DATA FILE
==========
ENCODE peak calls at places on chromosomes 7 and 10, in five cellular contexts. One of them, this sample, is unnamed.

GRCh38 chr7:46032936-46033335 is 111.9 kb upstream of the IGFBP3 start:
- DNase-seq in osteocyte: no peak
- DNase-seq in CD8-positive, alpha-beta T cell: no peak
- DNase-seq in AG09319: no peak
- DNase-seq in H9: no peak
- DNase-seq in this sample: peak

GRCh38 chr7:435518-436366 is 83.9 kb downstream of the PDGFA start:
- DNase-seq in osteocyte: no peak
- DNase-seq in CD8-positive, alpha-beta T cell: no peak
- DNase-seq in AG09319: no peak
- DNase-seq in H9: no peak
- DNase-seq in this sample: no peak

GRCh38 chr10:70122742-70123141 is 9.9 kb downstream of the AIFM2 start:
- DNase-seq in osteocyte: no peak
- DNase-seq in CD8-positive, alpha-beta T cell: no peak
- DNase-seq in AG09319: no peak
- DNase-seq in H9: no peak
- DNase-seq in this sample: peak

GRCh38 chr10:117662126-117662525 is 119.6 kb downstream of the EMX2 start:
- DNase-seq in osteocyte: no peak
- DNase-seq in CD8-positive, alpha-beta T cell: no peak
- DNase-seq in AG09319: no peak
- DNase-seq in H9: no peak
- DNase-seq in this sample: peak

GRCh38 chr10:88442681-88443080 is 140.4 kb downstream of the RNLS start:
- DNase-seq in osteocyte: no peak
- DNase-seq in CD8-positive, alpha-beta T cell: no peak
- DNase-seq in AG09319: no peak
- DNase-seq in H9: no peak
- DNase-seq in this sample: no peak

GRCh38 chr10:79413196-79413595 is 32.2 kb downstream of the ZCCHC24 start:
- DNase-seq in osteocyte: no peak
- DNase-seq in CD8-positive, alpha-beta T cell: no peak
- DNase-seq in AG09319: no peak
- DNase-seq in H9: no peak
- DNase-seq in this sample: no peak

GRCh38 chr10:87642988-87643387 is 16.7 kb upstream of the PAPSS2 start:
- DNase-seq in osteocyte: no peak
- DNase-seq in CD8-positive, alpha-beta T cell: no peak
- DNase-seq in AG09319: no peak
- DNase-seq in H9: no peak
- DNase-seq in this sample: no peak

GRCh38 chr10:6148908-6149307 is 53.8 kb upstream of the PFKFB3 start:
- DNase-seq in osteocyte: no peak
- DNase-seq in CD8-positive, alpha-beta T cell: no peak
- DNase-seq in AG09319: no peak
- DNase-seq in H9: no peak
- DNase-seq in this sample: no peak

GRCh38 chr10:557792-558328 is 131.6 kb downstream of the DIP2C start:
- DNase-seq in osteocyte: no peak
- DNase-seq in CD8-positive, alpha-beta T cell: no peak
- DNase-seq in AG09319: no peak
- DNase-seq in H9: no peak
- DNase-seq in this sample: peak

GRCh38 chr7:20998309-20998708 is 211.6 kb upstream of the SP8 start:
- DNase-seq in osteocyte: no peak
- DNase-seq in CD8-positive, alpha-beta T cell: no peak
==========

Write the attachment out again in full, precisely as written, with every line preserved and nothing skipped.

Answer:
ENCODE peak calls at places on chromosomes 7 and 10, in five cellular contexts. One of them, this sample, is unnamed.

GRCh38 chr7:46032936-46033335 is 111.9 kb upstream of the IGFBP3 start:
- DNase-seq in osteocyte: no peak
- DNase-seq in CD8-positive, alpha-beta T cell: no peak
- DNase-seq in AG09319: no peak
- DNase-seq in H9: no peak
- DNase-seq in this sample: peak

GRCh38 chr7:435518-436366 is 83.9 kb downstream of the PDGFA start:
- DNase-seq in osteocyte: no peak
- DNase-seq in CD8-positive, alpha-beta T cell: no peak
- DNase-seq in AG09319: no peak
- DNase-seq in H9: no peak
- DNase-seq in this sample: no peak

GRCh38 chr10:70122742-70123141 is 9.9 kb downstream of the AIFM2 start:
- DNase-seq in osteocyte: no peak
- DNase-seq in CD8-positive, alpha-beta T cell: no peak
- DNase-seq in AG09319: no peak
- DNase-seq in H9: no peak
- DNase-seq in this sample: peak

GRCh38 chr10:117662126-117662525 is 119.6 kb downstream of the EMX2 start:
- DNase-seq in osteocyte: no peak
- DNase-seq in CD8-positive, alpha-beta T cell: no peak
- DNase-seq in AG09319: no peak
- DNase-seq in H9: no peak
- DNase-seq in this sample: peak

GRCh38 chr10:88442681-88443080 is 140.4 kb downstream of the RNLS start:
- DNase-seq in osteocyte: no peak
- DNase-seq in CD8-positive, alpha-beta T cell: no peak
- DNase-seq in AG09319: no peak
- DNase-seq in H9: no peak
- DNase-seq in this sample: no peak

GRCh38 chr10:79413196-79413595 is 32.2 kb downstream of the ZCCHC24 start:
- DNase-seq in osteocyte: no peak
- DNase-seq in CD8-positive, alpha-beta T cell: no peak
- DNase-seq in AG09319: no peak
- DNase-seq in H9: no peak
- DNase-seq in this sample: no peak

GRCh38 chr10:87642988-87643387 is 16.7 kb upstream of the PAPSS2 start:
- DNase-seq in osteocyte: no peak
- DNase-seq in CD8-positive, alpha-beta T cell: no peak
- DNase-seq in AG09319: no peak
- DNase-seq in H9: no peak
- DNase-seq in this sample: no peak

GRCh38 chr10:6148908-6149307 is 53.8 kb upstream of the PFKFB3 start:
- DNase-seq in osteocyte: no peak
- DNase-seq in CD8-positive, alpha-beta T cell: no peak
- DNase-seq in AG09319: no peak
- DNase-seq in H9: no peak
- DNase-seq in this sample: no peak

GRCh38 chr10:557792-558328 is 131.6 kb downstream of the DIP2C start:
- DNase-seq in osteocyte: no peak
- DNase-seq in CD8-positive, alpha-beta T cell: no peak
- DNase-seq in AG09319: no peak
- DNase-seq in H9: no peak
- DNase-seq in this sample: peak

GRCh38 chr7:20998309-20998708 is 211.6 kb upstream of the SP8 start:
- DNase-seq in osteocyte: no peak
- DNase-seq in CD8-positive, alpha-beta T cell: no peak